|re: Which rollers?||john koch|
Nov 9, 2001 11:14 AM
|Ray is right. Smaller diameter drums = higher resistance. Most of the resistance from rollers is due to the deflection of the tire where it meets the roller. Smaller diameter rollers = smaller contact patch = greater tire deflection = higher resistance. Two other things follow from this. Because you are generating resistance from deforming your tires on a small contact patch, smaller diameter rollers wear out your tires faster. Second, you can increase the resistance (and shorten the life of your tires) by running lower pressure. For the purposes that most people use rollers (winter base training and improving spin and handling), you will get all the resistance you need from the big rollers and running your tires at full pressure.
|I use Kreitler's standard rollers, without resistance unit. You||bill|
Nov 9, 2001 12:03 PM
|have to push a pretty big gear to get a great deal of resistance, but 53-11 at 100-110 rpm is all the resistance I'll ever need (can be maintained for a couple of minutes, maybe). For a winter training maintenance/base aerobic regimen, if you aren't a total monster, riding the standard rollers in the big ring should be fine, adjusting the gearing to suit how hard you want to work that day. 53-16/15 at a decent cadence is a nice aerobic workout. Spin it out at 120 plus RPM's (which is all that I can manage), and you're working pretty hard. And, you CAN go anaerobic, thank you very much. I believe that, just yesterday, I hit my maximum HR pushing 53-11 for about 2 minutes as fast as my little stubby legs could spin (just wanted to see how high I could get that number to go). |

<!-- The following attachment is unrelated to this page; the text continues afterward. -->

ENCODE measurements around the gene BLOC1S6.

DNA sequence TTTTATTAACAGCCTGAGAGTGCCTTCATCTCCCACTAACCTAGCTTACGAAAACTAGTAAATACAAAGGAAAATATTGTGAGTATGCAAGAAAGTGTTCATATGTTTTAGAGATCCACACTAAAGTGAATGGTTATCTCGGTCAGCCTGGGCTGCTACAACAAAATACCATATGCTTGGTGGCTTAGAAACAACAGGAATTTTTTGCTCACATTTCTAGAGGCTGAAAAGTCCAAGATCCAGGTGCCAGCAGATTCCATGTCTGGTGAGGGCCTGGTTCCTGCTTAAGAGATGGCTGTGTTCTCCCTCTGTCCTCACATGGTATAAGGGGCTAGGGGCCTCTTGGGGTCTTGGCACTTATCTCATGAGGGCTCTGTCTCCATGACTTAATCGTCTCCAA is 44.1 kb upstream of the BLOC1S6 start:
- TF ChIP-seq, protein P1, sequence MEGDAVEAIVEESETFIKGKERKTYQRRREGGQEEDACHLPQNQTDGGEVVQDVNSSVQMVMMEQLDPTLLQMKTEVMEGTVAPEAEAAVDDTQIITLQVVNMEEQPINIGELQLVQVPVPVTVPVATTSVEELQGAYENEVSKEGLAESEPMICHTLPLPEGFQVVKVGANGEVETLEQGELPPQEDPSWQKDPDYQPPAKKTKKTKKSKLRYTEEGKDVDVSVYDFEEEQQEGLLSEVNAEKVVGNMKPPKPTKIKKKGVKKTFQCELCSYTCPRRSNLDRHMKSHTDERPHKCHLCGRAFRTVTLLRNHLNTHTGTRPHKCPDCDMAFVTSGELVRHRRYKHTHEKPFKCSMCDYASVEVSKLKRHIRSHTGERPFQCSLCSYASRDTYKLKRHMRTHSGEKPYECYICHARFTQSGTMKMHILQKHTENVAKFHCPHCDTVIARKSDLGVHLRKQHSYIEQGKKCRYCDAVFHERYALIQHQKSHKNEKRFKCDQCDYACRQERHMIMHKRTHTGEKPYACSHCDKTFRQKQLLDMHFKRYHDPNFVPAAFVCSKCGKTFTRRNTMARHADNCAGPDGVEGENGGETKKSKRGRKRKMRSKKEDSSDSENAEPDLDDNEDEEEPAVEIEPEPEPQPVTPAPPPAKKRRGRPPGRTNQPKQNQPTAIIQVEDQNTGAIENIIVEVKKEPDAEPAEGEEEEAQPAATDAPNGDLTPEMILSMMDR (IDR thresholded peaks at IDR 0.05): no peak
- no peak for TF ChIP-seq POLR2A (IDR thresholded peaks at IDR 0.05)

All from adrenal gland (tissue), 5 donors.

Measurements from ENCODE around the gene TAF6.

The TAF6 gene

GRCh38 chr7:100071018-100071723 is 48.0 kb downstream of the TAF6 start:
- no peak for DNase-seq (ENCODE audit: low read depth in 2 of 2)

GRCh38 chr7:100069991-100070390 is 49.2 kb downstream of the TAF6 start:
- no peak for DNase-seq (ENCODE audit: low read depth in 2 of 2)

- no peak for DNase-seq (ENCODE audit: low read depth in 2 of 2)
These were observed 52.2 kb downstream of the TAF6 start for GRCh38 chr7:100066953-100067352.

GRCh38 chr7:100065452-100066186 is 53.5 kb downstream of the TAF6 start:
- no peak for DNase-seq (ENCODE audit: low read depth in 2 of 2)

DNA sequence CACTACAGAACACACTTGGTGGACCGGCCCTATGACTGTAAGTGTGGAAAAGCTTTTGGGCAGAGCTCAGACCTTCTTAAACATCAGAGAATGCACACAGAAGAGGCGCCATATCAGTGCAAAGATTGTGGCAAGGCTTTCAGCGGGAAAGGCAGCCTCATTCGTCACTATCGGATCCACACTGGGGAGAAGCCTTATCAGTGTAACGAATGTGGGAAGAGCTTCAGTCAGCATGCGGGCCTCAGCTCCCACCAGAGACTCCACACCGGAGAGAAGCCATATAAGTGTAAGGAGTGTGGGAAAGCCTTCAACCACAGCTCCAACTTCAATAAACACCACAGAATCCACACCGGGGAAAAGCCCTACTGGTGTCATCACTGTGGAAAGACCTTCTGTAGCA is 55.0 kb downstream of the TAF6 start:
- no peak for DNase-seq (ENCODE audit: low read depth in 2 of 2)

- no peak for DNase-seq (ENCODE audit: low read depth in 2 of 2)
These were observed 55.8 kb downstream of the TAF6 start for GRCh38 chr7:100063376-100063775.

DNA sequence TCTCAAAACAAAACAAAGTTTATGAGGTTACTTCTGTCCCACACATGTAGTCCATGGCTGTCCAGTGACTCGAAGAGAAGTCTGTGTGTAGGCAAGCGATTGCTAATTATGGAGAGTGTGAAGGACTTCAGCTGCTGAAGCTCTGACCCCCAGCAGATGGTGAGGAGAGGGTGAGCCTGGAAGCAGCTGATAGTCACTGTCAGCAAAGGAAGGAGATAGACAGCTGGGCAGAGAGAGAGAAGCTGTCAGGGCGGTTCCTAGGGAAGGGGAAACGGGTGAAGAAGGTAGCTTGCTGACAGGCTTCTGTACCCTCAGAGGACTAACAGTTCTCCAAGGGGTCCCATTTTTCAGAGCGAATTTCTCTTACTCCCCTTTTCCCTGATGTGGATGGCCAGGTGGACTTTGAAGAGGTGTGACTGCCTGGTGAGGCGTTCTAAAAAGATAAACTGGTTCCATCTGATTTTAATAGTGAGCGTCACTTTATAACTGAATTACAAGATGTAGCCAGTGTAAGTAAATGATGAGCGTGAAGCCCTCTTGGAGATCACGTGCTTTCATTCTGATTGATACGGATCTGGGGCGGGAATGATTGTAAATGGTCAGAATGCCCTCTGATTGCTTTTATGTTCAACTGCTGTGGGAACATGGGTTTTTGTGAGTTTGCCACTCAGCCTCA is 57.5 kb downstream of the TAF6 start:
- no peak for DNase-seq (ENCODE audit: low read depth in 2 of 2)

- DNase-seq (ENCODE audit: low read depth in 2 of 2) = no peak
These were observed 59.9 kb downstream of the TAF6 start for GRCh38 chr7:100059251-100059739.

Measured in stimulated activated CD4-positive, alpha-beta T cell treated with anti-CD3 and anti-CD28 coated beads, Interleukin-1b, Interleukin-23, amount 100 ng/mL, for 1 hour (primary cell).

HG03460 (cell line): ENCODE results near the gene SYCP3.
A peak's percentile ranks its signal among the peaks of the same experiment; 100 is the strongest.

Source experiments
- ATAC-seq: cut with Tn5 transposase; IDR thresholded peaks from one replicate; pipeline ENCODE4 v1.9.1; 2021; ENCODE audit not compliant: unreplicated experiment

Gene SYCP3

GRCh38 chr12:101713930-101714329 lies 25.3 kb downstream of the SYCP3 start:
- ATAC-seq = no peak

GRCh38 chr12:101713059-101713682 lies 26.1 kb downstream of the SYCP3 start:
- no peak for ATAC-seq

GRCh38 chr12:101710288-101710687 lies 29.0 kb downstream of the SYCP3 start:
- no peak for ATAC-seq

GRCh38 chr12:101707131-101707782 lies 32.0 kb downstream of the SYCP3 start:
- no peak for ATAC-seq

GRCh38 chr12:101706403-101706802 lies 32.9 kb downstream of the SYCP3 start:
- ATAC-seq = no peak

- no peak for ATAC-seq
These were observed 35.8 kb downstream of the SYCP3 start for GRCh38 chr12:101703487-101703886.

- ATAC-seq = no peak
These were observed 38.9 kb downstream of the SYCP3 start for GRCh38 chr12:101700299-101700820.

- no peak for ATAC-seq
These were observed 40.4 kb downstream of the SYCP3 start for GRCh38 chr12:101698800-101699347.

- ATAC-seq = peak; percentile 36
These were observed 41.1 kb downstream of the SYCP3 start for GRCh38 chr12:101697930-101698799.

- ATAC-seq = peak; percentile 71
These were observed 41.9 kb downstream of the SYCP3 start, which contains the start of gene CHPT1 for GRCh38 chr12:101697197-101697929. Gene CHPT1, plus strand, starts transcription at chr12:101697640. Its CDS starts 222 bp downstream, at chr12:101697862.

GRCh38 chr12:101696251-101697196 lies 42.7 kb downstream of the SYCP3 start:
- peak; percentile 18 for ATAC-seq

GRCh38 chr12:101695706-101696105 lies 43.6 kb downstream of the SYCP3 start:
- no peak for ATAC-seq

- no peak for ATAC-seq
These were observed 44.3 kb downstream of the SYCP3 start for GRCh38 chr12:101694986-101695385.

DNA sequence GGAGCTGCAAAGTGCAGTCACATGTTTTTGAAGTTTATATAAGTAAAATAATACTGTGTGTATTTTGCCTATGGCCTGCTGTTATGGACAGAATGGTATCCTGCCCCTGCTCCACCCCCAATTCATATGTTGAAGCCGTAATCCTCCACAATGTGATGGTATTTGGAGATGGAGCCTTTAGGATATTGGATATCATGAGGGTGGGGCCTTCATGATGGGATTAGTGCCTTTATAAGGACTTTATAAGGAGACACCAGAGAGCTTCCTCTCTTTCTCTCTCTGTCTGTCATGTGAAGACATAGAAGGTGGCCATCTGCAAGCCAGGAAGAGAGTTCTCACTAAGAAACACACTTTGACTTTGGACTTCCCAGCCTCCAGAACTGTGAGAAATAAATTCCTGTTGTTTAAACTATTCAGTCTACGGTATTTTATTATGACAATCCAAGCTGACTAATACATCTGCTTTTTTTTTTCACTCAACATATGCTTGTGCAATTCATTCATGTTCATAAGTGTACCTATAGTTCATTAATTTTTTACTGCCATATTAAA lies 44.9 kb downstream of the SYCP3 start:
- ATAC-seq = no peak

Apparently what happens with the PVC endcap rollers is that the belt wears into the PVC, and they need to be periodically replaced. I imagine that, with the rollers that are PVC end to end, you might get wear on the rolling surface itself, which would be extremely annoying if not entirely self-defeating. I guess it depends on how much you use them, how long you plan on keeping them, and if you'd rather spend $400 once or $200 twice. I don't know if they feel different; I suspect not. I'm not even sure if I believe that they wear out.
In the States, Kreitler is the gold standard. Don't really know about other equipment.
Rollers rule. You'll learn things about your spin you didn't know existed. One of the best things to improve my cycling I ever did.
|re: Which rollers?||flying|
Nov 9, 2001 9:38 PM
I just got a set of Tacx TA1050 rollers a week ago.
I love them! Very well made pretty quiet & quite smooth.
These have the 80mm drums & the unit folds.
I tell you what I have ridden for 13+ years & this is a good nightly workout.
30 minutes at 100+rpm & I am soaked.
I have had great trainers in the past but prefer these rollers. More like actually riding & as I said a great workout.
By the way the TA1050 was only $99 at LaBicicletta
I also see you could add a mag resistance unit to it if you wanted even more. But if I add anything it will be a headwind type unit like the Kreitler.
Good Luck & I think you will be happy with a TACX